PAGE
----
The sleeve fitting may have other or additional keying means on its surface adjacent the sleeving material i.e., inner surface, which other keying means may also serve as means for centering the adjacent end portions of the reinforcing bars.

The other or additional keying or locating means may comprise stamped or moulded ribs or nibs extending longitudinally or transversely of the surface of the sleeve fitting adjacent the sleeving material. The ribs or nibs may have any desired cross-section, say rectangular or triangular and may taper along their length.

Locating and/or keying means may even comprise a plurality of separable ring or tube-like inserts, or the like, arranged within a said sleeve fitting, the rings or the like each having a diameter smaller than the diameter of the inner surface of the sleeve fitting but greater than the diameter of the reinforcing bars, and permitting one size of sleeve fitting to serve several sizes of reinforcing bar without waste of sleeving material.

The sleeve fitting which is preferably inert relative to the sleeving material may be made of metal or a suitable synthetic polymeric material. The sleeving material is preferably of a type that cures after application, for example an epoxy-type resin material such as "Seltite-Selfix (Registered Trademark) or cementing grout. The sleeving material may additionally comprise entrained fiber-material for additional strength.

In general, it is found that provision of a satisfactorily strong joint is readily achieved using the sleeving material proposals hereof in appropriate thickness for its strength characteristics so as to be of a joint-strength equivalent to the bar-strength. Using the specific epoxy resin materials mentioned herein indicates that a sleeving material thickness of about 5 mm. should suffice.

The sleeve fitting may comprise keying means also on its surface adjacent the structural concrete or the like i.e. outer surface. The keying means may serve to provide additional keying between the sleeve fitting and the concrete and may comprise a plurality of longitudinal or transverse ribs or grooves, or a plurality of dots or the like. The keying means may also comprise the sealing means at each end portion of the sleeve fitting, in fact, naturally occurring steps thereat and the greater diameter and thus surface area of the sleeve fitting itself (compared to the bar) may well be sufficient to give adequate keying to the concrete.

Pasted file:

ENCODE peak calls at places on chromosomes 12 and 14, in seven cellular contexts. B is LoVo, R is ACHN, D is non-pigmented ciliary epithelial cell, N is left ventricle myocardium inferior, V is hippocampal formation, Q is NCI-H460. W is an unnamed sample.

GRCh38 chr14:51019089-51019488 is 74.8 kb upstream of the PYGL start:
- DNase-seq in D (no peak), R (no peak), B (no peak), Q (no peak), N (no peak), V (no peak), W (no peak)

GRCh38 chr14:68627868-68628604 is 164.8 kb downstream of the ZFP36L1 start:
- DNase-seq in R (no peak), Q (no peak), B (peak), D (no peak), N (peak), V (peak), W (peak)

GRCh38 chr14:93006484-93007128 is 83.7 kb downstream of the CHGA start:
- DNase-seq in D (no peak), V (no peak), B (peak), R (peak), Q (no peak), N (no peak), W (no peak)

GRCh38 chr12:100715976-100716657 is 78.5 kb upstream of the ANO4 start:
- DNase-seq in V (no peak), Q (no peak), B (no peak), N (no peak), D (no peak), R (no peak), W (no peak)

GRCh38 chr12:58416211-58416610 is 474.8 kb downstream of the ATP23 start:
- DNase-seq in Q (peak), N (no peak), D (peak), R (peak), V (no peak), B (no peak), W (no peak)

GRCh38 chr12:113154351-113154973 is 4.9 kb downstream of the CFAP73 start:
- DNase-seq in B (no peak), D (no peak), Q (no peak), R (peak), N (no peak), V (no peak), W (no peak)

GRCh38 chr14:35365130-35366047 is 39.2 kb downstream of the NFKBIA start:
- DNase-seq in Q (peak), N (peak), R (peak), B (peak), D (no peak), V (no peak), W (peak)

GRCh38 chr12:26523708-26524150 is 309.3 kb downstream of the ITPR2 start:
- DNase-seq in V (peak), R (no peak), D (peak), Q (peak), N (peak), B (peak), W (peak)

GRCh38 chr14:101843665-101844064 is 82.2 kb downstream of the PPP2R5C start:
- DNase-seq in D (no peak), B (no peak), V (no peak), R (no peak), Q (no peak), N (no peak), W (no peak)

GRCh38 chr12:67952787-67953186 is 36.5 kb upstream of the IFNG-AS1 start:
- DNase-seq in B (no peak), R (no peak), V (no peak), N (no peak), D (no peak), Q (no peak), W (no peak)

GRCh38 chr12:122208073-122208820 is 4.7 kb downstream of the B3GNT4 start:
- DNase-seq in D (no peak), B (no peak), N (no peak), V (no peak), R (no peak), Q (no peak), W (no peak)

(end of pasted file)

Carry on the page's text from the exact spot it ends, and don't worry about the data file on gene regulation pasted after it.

According to a second aspect of the present invention, there is provided a coupling sleeve fitting device for coupling and fixing reinforcing bars in adjacent, usually end-wise, relation for use in structural concrete or the like, which coupling sleeve fitting affords material retention, effectively as a mould, for an injectable sleeving material suitable for joining adjacent portions of reinforcing bars. Preferably, said sleeving material itself is capable of forming a structurally sound joint between the adjacent portions of the reinforcing bars, though the coupling sleeve fitting could contribute, if desired.

The invention will now be described by way of example with reference to the accompanying drawings, in which:

FIG. 1 is a longitudinal section of a joint formed between two reinforcing bars in end-to-end alignment and a coupling sleeve fitting of the invention, the section being along the line 1--1 of FIG. 2;

FIG. 2 is a cross-section through the line 11--11 of FIG. 1;

FIG. 3 is a cross-section through a further embodiment of a coupling sleeve fitting of the invention and one reinforcing bar; and

FIG. 4 shows other shapes of coupling.

FIG. 1 shows a joint between two adjacent, abutting or confronting end portions 1 and 2 of two reinforcing bars 3 and 4 respectively in end-to-end alignment. The joint is formed by the combination of a sleeving material 5 and a sleeve fitting 6.

The sleeve fitting 6, which is preferably inert relative to the sleeving material, is made of metal, such as mild steel, or a suitable synthetic polymeric material. The sleeve fitting can be made of various sizes and wall thicknesses, as well as in varying angles, such as 45 or 90 bends, tees, crosses, etc.